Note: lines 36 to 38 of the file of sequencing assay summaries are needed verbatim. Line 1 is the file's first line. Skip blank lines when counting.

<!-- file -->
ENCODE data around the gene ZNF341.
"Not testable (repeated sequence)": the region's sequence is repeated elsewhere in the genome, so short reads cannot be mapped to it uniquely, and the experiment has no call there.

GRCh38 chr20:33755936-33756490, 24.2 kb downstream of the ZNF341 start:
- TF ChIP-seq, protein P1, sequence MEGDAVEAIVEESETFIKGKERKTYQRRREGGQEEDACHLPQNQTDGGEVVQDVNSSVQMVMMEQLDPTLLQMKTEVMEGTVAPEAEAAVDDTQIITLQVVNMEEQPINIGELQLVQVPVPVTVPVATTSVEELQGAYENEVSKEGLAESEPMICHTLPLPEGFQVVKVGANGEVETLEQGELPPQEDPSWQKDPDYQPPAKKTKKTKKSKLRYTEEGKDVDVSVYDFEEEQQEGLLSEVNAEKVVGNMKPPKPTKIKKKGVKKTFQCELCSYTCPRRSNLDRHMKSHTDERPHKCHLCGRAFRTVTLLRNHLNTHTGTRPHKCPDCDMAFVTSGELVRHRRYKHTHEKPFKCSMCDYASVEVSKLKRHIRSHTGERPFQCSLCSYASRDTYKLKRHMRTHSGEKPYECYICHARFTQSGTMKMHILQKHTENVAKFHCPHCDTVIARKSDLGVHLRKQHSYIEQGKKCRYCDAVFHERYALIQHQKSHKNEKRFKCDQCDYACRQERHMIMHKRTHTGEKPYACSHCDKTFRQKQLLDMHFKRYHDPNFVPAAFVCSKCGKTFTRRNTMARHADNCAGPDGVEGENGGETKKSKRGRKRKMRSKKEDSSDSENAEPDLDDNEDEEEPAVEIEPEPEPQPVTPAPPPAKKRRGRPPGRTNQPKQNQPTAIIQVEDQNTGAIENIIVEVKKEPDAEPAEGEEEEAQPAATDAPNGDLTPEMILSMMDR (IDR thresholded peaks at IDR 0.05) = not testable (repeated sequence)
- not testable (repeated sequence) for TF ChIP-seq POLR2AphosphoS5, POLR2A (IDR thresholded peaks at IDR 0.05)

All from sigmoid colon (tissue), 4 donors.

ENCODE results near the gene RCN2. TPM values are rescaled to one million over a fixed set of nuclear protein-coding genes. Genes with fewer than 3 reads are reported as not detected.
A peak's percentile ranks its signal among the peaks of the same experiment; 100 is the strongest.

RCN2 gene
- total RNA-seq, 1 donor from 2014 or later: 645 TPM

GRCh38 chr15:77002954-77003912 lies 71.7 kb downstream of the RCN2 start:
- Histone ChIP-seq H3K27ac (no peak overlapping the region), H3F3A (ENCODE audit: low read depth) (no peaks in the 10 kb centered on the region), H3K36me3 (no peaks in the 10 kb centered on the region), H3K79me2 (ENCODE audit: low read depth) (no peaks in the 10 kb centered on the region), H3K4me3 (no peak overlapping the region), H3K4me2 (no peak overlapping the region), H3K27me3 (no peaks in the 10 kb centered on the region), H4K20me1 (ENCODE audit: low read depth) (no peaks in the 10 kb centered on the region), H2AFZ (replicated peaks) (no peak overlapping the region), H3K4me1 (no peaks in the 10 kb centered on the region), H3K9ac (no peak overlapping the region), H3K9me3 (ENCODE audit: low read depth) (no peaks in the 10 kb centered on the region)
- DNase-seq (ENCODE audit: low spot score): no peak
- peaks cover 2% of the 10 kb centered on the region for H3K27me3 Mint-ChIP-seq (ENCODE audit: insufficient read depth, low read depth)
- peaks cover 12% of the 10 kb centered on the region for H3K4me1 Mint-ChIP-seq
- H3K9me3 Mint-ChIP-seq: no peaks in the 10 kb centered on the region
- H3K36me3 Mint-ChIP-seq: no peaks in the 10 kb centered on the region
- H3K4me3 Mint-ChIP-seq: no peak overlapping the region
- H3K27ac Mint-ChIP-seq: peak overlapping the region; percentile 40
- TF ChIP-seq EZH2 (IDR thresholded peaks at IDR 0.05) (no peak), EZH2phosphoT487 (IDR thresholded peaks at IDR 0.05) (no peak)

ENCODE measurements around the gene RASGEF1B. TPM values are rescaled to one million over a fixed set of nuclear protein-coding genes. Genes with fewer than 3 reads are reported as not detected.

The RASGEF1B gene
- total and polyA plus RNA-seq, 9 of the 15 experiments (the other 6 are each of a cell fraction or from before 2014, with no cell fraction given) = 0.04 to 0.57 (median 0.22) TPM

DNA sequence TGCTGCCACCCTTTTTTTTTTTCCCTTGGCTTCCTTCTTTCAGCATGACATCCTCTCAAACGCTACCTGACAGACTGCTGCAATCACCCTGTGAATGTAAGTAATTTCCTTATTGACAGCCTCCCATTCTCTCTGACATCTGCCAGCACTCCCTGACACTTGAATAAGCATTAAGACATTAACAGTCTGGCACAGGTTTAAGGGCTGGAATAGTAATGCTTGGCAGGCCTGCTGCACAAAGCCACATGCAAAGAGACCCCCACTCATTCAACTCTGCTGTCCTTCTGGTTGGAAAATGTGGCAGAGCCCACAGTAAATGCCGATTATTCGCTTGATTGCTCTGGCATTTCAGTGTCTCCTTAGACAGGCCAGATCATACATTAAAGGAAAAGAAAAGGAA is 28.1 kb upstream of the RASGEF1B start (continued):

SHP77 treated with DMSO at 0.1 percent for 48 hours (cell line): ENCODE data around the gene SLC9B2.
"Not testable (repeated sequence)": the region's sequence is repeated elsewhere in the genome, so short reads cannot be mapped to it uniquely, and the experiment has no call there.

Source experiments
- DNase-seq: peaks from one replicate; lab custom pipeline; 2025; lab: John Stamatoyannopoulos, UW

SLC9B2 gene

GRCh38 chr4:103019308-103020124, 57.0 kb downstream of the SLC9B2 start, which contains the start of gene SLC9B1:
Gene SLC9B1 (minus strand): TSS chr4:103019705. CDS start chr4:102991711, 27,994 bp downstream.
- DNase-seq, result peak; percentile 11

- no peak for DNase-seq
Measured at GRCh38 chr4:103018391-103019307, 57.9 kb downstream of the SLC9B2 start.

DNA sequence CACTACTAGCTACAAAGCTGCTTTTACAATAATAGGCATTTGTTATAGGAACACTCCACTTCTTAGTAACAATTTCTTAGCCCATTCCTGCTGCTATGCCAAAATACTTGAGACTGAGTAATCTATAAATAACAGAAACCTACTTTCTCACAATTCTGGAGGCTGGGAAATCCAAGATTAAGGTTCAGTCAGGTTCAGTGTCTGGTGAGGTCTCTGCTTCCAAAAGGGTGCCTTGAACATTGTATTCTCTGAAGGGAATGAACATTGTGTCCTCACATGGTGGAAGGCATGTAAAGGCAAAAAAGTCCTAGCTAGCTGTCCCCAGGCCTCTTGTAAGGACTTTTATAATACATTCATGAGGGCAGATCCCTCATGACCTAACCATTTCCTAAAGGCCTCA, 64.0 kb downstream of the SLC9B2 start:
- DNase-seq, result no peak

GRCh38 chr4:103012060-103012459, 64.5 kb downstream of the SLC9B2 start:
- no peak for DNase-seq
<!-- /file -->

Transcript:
- DNase-seq, result no peak

GRCh38 chr4:103012060-103012459, 64.5 kb downstream of the SLC9B2 start:
- no peak for DNase-seq